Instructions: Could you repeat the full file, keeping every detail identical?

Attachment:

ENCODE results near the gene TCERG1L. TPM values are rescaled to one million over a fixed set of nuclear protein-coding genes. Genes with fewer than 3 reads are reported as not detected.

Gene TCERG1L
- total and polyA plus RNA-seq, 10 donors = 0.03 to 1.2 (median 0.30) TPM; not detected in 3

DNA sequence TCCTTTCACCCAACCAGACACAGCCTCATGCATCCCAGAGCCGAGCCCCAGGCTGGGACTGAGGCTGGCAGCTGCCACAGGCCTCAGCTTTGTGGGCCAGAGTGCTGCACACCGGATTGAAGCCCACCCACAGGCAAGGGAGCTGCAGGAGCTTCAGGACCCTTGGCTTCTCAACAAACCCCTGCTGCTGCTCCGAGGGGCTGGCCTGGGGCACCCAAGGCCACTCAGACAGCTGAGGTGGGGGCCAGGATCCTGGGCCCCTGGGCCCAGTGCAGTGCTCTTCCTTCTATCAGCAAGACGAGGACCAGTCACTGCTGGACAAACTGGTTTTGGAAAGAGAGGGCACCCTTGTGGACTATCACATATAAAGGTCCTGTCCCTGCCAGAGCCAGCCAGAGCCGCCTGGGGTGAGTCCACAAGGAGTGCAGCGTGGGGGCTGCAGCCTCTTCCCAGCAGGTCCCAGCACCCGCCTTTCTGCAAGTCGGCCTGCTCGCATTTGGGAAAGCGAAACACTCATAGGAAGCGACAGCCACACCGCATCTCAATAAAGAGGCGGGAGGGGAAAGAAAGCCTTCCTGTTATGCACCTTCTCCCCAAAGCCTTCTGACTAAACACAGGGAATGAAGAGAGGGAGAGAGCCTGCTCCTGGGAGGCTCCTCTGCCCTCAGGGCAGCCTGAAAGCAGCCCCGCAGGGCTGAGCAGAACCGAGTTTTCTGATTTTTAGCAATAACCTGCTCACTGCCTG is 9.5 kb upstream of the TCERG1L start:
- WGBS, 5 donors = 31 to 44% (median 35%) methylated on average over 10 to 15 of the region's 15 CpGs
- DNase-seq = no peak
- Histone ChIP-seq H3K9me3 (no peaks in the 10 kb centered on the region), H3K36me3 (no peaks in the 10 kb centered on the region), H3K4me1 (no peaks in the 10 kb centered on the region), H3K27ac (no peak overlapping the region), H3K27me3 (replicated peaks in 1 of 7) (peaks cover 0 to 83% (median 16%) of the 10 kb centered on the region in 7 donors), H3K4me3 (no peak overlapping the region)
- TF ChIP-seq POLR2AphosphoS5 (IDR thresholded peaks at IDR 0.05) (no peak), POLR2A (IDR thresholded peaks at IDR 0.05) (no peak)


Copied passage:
ENCODE results near the gene TCERG1L. TPM values are rescaled to one million over a fixed set of nuclear protein-coding genes. Genes with fewer than 3 reads are reported as not detected.

Gene TCERG1L
- total and polyA plus RNA-seq, 10 donors = 0.03 to 1.2 (median 0.30) TPM; not detected in 3

DNA sequence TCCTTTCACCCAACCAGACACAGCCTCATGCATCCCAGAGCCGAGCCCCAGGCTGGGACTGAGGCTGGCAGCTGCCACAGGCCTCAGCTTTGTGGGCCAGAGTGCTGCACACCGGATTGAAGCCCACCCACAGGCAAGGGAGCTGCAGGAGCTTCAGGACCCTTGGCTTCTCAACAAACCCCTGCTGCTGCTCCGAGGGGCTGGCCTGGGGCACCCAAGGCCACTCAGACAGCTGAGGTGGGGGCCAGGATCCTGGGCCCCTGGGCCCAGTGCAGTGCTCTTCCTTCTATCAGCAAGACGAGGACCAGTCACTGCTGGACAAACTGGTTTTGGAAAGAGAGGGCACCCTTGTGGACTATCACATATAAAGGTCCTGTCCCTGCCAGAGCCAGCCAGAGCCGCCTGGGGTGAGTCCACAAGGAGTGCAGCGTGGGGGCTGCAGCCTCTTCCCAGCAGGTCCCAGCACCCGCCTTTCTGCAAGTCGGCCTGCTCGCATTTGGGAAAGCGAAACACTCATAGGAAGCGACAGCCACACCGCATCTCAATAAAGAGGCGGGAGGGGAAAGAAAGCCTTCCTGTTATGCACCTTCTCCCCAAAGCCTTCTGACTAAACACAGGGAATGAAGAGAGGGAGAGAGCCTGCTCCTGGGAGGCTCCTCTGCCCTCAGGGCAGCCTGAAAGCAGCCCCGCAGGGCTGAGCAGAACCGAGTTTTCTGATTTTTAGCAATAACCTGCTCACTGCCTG is 9.5 kb upstream of the TCERG1L start:
- WGBS, 5 donors = 31 to 44% (median 35%) methylated on average over 10 to 15 of the region's 15 CpGs
- DNase-seq = no peak
- Histone ChIP-seq H3K9me3 (no peaks in the 10 kb centered on the region), H3K36me3 (no peaks in the 10 kb centered on the region), H3K4me1 (no peaks in the 10 kb centered on the region), H3K27ac (no peak overlapping the region), H3K27me3 (replicated peaks in 1 of 7) (peaks cover 0 to 83% (median 16%) of the 10 kb centered on the region in 7 donors), H3K4me3 (no peak overlapping the region)
- TF ChIP-seq POLR2AphosphoS5 (IDR thresholded peaks at IDR 0.05) (no peak), POLR2A (IDR thresholded peaks at IDR 0.05) (no peak)